Preface to: Object-Oriented Programming with Java:
An Introduction

by David J. Barnes
Published by Prentice-Hall

Cover Image: Sense by snailsnail (John Barnes) Copyright 1999

From the Preface


This book is designed for those readers who wish to start learning to program in an object-oriented programming language. It has been designed primarily as a first programming text. It is also suitable for those who already have some experience with another programming language, and who now wish to move on to an object-oriented one. Indeed, much of the material is based on courses delivered by the author to students with a wide range of both non-programming and programming backgrounds. The language we use to teach object-oriented programming is Java.

Since its arrival on the scene in 1995, the adoption of Java as a primary programming language has been amazing. In its favor at the time of its arrival were the facts that it was an object-oriented language, and that it offered a safer and more portable alternative to other languages. It also rode the wave of interest in the World Wide Web, with which it integrated well in its provision of applets. Since then, however, Java has come to be regarded as a genuine mainstream programming language.

Our approach in this book is to regard Java as a language that readers will want to use as a primary tool in many different areas of their programming work - not just for creating programs with graphical content within Web pages. For this reason, in the early chapters we have avoided an emphasis on creating applets and GUI-based programs. While being able to create GUI-based programs is superficially attractive, the language concepts required to create them properly are, in fact, quite advanced. Nevertheless, we recognize that visual examples are much more fun to create and work with. To this end, many of our early examples and exercises are enhanced by the provision of visual material that makes them more interesting to experiment with. An object-oriented language makes this approach relatively easy, without the reader needing to become enmeshed in the details of how they are implemented.

Key Features

The following are key features of this book:

Chapter Outlines

In Chapter 2 through Chapter 15, we cover the most important features of object-oriented programming and the Java language. Within those chapters, exercises have been deliberately positioned between sections, rather than grouped at the end. We recommend that these exercises are attempted at the point they are reached, because many of them are designed to reinforce important concepts that you should feel confident with before moving forward. Each of these chapters also includes periodic reviews to reprise and reinforce the main points of the material covered in the preceding sections. From time to time, case studies are used in order to reinforce or bring out further points that are best made in looking at the design and implementation of a larger problem. In the remaining chapters, we describe in detail how to use many of the GUI components provided by the AWT and Swing classes, how to write multi-threaded programs and how to interact with programs across a network. We conclude with a chapter on simulation - a common application area for object-oriented programs. Throughout the book, there is an emphasis on the importance of good programming style; particularly the need to maintain an object's integrity from outside interference. The individual chapters are organized as follows. The Java API continues to grow, and it is impossible to cover it all in detail within the scope of a teaching text such as this. In Chapter 15, through Chapter 20, therefore, we only attempt to sample the riches of the classes it defines, and provide illustrations of something of what is possible with them. By that stage, our hope is that the reader will be able to harness the power that object-oriented programming in Java permits, and be able to create their own interesting and practical everyday programs.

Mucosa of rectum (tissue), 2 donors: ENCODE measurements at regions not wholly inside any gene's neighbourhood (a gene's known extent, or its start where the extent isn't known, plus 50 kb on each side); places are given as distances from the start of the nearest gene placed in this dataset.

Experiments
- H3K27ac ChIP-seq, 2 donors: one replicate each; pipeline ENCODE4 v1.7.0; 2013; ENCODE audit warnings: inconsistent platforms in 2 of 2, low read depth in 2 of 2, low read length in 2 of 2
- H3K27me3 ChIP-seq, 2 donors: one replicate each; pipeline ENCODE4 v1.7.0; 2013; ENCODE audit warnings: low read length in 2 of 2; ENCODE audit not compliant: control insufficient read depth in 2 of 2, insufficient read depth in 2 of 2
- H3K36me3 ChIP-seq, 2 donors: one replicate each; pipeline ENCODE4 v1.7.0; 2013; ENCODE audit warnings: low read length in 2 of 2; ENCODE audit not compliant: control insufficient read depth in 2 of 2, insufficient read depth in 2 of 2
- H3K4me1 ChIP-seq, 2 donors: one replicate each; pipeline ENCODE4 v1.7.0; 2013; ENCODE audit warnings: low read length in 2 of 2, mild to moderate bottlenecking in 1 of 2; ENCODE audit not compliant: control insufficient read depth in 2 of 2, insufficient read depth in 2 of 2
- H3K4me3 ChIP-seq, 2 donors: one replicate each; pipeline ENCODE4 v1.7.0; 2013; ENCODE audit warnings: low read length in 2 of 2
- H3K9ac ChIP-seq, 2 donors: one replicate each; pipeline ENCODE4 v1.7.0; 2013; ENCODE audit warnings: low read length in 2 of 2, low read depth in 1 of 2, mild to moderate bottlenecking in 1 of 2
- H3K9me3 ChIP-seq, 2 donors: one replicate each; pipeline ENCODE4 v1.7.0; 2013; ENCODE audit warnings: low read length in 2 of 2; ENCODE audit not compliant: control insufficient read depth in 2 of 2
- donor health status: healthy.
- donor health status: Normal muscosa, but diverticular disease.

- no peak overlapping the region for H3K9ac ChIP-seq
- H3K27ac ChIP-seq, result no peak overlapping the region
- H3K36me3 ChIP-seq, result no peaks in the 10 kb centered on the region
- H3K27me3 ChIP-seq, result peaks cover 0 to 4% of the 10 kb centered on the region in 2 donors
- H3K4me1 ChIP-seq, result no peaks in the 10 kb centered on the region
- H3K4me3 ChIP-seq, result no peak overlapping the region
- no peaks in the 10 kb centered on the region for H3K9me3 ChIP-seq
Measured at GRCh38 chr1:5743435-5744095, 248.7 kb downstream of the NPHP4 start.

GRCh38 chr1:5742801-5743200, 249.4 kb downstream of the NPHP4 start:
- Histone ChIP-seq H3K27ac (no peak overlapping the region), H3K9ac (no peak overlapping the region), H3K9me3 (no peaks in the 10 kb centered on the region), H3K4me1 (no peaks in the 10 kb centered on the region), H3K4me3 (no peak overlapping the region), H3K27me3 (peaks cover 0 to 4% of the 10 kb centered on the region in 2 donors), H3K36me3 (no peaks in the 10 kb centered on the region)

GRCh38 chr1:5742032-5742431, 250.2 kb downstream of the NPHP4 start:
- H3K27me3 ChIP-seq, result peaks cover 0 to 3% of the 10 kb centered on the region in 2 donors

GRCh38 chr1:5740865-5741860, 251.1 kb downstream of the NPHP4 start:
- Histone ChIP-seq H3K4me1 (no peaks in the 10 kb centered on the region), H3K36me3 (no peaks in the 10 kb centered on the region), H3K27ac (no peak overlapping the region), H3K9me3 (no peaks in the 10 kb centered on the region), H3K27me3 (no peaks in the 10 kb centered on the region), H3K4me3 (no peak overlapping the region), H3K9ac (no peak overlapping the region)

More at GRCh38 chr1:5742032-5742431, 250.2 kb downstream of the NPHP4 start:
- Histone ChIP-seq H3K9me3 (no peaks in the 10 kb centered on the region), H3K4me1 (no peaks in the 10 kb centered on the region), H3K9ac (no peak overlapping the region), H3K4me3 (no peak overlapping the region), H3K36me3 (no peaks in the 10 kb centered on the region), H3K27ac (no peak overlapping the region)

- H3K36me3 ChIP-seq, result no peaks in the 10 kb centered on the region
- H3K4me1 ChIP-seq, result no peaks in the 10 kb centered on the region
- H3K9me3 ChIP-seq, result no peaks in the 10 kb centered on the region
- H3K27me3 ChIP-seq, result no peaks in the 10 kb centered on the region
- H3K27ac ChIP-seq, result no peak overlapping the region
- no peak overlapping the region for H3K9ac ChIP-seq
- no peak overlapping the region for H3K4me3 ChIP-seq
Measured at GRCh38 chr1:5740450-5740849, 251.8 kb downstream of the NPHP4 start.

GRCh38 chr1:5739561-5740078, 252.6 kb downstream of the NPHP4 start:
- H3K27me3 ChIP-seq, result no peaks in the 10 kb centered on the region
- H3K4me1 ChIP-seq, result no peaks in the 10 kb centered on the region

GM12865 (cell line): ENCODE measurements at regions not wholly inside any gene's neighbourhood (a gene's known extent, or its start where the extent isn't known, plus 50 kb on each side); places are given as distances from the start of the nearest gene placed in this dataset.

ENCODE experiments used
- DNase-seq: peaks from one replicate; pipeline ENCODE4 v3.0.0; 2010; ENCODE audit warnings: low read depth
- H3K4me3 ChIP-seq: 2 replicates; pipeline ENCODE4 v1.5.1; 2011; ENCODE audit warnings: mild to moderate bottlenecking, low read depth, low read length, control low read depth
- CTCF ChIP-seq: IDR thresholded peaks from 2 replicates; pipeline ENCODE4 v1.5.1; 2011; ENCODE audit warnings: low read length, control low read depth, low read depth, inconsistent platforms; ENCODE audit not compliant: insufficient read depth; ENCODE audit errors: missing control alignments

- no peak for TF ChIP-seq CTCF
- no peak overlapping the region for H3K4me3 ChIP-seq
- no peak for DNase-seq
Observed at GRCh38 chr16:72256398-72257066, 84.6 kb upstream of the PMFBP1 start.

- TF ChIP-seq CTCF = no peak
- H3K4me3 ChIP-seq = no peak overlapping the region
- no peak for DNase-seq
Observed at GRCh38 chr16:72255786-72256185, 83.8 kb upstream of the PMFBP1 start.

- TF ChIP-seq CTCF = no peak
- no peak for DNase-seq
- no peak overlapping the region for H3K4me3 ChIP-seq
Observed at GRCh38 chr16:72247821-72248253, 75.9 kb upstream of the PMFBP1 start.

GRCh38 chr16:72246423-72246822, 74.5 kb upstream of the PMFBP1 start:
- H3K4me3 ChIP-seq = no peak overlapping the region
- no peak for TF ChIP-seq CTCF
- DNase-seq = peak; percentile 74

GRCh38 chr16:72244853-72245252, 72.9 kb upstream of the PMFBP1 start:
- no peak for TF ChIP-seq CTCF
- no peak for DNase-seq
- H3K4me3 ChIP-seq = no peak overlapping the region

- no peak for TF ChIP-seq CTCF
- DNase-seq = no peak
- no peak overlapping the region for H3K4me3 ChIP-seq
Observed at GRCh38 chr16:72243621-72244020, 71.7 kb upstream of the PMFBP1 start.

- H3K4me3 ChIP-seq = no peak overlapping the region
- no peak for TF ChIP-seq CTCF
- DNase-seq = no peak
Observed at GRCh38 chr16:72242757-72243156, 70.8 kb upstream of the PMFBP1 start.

Supporting Materials

The examples we use have been developed using the Java 2 SDK, which is freely available from the JavaSoft Web site. You are strongly recommended to obtain a copy of the documentation on the Java API which is available from the JavaSoft site. The source code for the examples in this book is available from the publisher's Companion Website or from here either via HTTP or via FTP.

Material for instructors are also available. These include solutions to sample exercises taken from Chapters 1 to 15, and PowerPoint slides for the same set of chapters.

Taken from the book, Object Oriented Programming with Java: An Introduction, by David J. Barnes. Published by Prentice Hall, January 2000.
This document ( is maintained by: David Barnes, to whom any comments and corrections should be addressed.
© 1999-2000 David Barnes and Prentice-Hall.
Last updated: 7th February 2000